Catch Discovery Fit & Health’s “My Mom Is Obsessed”

It’s one of the most fundamental relationships in the human jungle, and it’s going under the magnifying glass. The mother/daughter dynamic is at the heart of Discovery Fit & Health’s new series, My Mom Is Obsessed — premiering tomorrow, March 29 at 10pm ET/PT — which looks at mothers with obsessive or addictive behaviors and the damaged and sometimes desperate teen daughters whose lives suffer as a result.

As the girls attempt to connect with their moms and have healthy, communicative relationships with them, these mothers too often eschew their parental responsibilities in favor of shopping, working out, cosmetic surgery, partying or other concerns. Through its six episodes, My Mom Is Obsessed aims to show how, with the help of a therapist, these disastrous mother/daughter pairs can pull themselves back from the brink of a total falling out and establish a new foundation for a nurturing relationship.

I spoke with Rebecca Mayer, executive producer of My Mom Is Obsessed (and casting producer for A&E’s Intervention), to explore the series a bit further and what she learned through working on it. I was curious about how they established the initial relationships for this series. Since they couldn’t approach teens themselves, that would mean they would have to approach the mothers — likely through being pointed out by friends or relatives. As such, they might not have been so receptive to being identified as having a problem. But Mayer says it actually worked out reasonably well.

“I think we had a lot of moms who were completely aware of their issues, and we had some who were aware that there’s a problem and didn’t necessarily have the tools to identify exactly what the issue was,” she explains. “But they’re certainly aware that there’s strife between them, in the relationship between them and their daughters. And they are aware of what is bothering their daughters about their behavior. So then it just becomes a process of getting them to really see what’s happening in front of them and to really grasp onto that and go, ‘OK, that’s the specific issue, and that’s what I need to fix behaviorally in order to mend this relationship.’”

On the surface, it sounds so simple, but behavioral conditions like those described in My Mom Is Obsessed are full of nuanced emotional complexity that has consequences — for the mother as well as for the daughter. I asked Mayer to describe some of the situations she encountered in making this series. “One that springs to mind is Susan, who is addicted to cosmetic procedures,” she recalls. “One of the things we see is, it’s really hurting her daughter because she’s spent so much time on her appearance and on activities related to her appearance that her daughter really feels ignored. But on top of that, [her daughter] doesn’t understand why her mother can’t be happy with who she is in her own skin. It’s very emotional. As a daughter, you look at your mom, and you think, ‘I want to be you when I grow up.’ And to see a mother who’s dissatisfied with herself in that kind of very real physical way is extremely upsetting.”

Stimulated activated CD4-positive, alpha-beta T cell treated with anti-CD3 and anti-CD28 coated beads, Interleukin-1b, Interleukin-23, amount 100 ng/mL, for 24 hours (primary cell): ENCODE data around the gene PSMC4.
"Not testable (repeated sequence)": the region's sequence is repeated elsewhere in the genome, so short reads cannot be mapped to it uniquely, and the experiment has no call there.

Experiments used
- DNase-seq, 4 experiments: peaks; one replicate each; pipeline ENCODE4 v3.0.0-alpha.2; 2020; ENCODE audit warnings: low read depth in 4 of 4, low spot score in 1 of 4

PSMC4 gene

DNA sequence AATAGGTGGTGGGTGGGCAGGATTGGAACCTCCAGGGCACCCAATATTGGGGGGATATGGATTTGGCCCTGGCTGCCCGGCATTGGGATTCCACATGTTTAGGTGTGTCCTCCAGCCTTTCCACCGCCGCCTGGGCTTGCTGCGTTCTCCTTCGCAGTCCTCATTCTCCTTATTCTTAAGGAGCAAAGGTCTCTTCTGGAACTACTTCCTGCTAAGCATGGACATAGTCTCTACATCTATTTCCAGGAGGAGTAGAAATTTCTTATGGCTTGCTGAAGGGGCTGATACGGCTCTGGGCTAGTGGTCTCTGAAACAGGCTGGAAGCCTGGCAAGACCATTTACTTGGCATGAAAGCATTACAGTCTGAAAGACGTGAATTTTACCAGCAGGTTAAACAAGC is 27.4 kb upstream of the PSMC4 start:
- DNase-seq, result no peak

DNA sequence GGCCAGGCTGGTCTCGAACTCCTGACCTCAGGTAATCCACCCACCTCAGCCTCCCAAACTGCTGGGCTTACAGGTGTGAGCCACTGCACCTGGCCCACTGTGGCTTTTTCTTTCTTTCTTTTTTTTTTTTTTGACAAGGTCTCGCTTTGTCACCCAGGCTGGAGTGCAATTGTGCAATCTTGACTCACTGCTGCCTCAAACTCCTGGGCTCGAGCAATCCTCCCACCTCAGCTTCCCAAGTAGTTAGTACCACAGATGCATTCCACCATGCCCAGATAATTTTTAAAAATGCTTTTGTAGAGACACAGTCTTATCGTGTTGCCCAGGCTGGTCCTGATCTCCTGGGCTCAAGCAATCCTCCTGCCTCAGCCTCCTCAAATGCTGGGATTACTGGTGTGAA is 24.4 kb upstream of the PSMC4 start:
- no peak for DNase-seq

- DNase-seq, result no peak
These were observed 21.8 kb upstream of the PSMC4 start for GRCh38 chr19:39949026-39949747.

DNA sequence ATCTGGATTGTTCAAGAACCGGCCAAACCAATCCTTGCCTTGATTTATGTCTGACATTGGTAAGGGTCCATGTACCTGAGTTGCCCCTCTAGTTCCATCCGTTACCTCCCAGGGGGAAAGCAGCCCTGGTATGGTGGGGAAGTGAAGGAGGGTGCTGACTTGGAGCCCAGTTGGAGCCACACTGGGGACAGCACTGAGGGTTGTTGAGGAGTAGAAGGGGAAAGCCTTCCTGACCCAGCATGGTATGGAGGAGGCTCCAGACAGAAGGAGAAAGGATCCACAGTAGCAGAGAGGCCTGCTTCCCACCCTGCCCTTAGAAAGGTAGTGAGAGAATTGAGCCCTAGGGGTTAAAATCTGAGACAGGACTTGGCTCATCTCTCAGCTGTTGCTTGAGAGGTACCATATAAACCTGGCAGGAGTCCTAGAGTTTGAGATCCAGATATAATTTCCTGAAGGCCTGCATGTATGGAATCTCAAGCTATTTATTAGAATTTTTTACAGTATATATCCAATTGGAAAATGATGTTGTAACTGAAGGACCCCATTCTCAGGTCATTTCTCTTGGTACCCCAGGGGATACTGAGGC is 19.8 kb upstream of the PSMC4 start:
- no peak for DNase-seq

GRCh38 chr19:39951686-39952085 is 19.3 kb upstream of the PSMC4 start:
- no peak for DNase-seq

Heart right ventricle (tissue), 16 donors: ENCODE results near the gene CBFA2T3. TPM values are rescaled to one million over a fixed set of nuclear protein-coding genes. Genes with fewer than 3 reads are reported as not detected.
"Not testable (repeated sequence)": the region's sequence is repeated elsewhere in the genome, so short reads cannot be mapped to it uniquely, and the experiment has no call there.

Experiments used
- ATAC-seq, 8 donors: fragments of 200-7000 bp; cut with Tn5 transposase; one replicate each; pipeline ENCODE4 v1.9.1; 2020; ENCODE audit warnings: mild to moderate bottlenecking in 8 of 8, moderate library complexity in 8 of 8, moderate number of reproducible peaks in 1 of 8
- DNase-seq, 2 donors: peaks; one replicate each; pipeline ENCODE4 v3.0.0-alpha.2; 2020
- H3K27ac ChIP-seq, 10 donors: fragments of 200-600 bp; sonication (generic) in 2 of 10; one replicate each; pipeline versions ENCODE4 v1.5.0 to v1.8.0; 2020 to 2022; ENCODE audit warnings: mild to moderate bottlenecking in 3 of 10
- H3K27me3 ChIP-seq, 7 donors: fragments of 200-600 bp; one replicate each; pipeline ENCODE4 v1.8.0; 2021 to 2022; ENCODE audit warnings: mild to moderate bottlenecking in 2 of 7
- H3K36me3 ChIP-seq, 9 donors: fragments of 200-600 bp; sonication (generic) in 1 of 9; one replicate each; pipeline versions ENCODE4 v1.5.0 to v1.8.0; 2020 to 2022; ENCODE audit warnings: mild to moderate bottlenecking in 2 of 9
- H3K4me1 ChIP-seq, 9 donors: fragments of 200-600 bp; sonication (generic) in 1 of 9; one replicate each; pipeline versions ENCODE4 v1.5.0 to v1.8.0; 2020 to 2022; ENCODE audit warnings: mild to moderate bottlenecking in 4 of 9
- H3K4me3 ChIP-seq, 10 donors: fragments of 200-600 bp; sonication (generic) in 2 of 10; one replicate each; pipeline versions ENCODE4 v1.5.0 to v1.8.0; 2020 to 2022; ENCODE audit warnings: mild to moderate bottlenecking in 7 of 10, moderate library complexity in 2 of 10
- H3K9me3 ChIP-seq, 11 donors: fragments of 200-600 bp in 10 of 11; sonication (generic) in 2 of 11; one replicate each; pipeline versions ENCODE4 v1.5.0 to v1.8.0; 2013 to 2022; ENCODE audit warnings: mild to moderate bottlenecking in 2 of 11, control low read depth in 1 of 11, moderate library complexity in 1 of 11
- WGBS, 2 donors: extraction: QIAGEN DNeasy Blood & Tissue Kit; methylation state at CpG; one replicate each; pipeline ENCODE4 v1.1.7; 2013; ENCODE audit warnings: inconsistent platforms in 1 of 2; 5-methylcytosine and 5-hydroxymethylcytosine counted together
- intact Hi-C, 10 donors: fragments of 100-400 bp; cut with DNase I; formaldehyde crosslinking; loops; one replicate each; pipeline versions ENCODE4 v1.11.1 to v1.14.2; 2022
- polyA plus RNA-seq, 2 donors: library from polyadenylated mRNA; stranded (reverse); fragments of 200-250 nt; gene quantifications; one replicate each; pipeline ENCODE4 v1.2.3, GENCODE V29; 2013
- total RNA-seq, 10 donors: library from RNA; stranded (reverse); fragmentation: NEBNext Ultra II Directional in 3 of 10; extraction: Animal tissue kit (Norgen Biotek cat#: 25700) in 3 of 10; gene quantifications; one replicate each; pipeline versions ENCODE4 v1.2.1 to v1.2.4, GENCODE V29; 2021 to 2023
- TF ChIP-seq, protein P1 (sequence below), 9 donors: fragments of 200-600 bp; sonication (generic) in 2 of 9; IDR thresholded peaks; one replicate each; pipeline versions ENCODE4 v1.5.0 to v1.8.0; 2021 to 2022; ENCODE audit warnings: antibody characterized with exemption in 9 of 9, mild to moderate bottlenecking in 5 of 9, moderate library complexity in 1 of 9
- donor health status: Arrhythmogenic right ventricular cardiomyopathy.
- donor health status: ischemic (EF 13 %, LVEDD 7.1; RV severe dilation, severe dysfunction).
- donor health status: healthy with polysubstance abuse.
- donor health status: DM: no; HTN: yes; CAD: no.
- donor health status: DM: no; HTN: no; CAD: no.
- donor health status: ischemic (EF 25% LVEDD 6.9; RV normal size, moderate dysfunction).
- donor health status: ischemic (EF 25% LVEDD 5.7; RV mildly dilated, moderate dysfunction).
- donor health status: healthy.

Problems with self-image recur as a theme in My Mom Is Obsessed. “Tamara was weight obsessed,” Mayer continues. “She had a daughter Alizabeth, and that was really a powerful [episode] for me, because we were seeing a mom who was physically putting her 13-year-old daughter on a scale and making her feel like she’s overweight, having her call her from school and tell her what she’s eating, and ransacking her bedroom looking for candy wrappers — which any normal kid would have — because she’s so terrified that her daughter will gain weight and end up like her.”

In this particular case, Tamara’s concern for Alizabeth was driven by the fact that Tamara herself felt that her weight had cost her the significant male relationships in her life. For Mayer, it was crucial to see these two work past this damaging perception. “The concern becomes, in situations like that — and really, in all these situations — that these daughters won’t have the tools to resist imitating that behavior,” she says. “So seeing them work through that, and seeing Elizabeth be really honest with her mother, and seeing Tamara understand, ‘Oh — look at what I’m doing to my child just because I’m not fixing what’s wrong with me’ is very powerful as well.”


Photo: Discovery Fit & Health